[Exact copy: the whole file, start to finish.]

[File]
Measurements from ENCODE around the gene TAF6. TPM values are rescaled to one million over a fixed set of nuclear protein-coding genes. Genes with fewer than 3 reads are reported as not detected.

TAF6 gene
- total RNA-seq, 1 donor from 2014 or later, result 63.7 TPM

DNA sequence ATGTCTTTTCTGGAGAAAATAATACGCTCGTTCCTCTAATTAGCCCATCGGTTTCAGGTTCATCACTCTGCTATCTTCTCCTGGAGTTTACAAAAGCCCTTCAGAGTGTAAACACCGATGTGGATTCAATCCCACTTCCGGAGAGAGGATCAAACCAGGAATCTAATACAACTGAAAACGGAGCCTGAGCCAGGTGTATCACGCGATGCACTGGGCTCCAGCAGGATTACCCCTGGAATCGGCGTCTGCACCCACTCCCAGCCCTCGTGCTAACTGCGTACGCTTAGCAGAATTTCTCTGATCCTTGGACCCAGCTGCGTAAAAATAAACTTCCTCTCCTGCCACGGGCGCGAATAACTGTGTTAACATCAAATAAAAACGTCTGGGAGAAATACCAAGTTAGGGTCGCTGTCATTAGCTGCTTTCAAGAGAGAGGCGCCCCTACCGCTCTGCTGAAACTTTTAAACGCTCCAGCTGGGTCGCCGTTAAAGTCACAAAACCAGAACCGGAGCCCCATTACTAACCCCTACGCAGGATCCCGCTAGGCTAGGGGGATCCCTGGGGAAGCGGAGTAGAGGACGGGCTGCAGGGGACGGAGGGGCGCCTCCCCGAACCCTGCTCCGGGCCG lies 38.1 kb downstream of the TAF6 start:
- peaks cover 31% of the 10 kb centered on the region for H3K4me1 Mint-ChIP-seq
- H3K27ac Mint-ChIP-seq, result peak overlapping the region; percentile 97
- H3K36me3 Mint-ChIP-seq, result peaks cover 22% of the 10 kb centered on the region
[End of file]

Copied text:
Measurements from ENCODE around the gene TAF6. TPM values are rescaled to one million over a fixed set of nuclear protein-coding genes. Genes with fewer than 3 reads are reported as not detected.

TAF6 gene
- total RNA-seq, 1 donor from 2014 or later, result 63.7 TPM

DNA sequence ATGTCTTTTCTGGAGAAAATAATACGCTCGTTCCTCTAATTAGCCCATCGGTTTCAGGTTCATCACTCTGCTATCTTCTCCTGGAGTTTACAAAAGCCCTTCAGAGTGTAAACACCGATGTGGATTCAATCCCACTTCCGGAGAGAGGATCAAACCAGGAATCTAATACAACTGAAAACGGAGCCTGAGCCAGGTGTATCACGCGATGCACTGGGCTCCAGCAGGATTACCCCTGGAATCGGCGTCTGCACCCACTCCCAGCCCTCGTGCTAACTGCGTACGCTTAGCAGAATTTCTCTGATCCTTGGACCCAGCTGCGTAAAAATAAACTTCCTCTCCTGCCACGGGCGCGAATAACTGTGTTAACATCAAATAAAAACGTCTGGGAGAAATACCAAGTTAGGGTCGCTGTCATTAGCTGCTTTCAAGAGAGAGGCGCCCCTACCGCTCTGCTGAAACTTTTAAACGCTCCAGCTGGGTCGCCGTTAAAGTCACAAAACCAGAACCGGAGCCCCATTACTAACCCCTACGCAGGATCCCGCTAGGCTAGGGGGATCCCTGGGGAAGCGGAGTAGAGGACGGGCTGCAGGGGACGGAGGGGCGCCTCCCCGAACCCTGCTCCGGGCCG lies 38.1 kb downstream of the TAF6 start:
- peaks cover 31% of the 10 kb centered on the region for H3K4me1 Mint-ChIP-seq
- H3K27ac Mint-ChIP-seq, result peak overlapping the region; percentile 97
- H3K36me3 Mint-ChIP-seq, result peaks cover 22% of the 10 kb centered on the region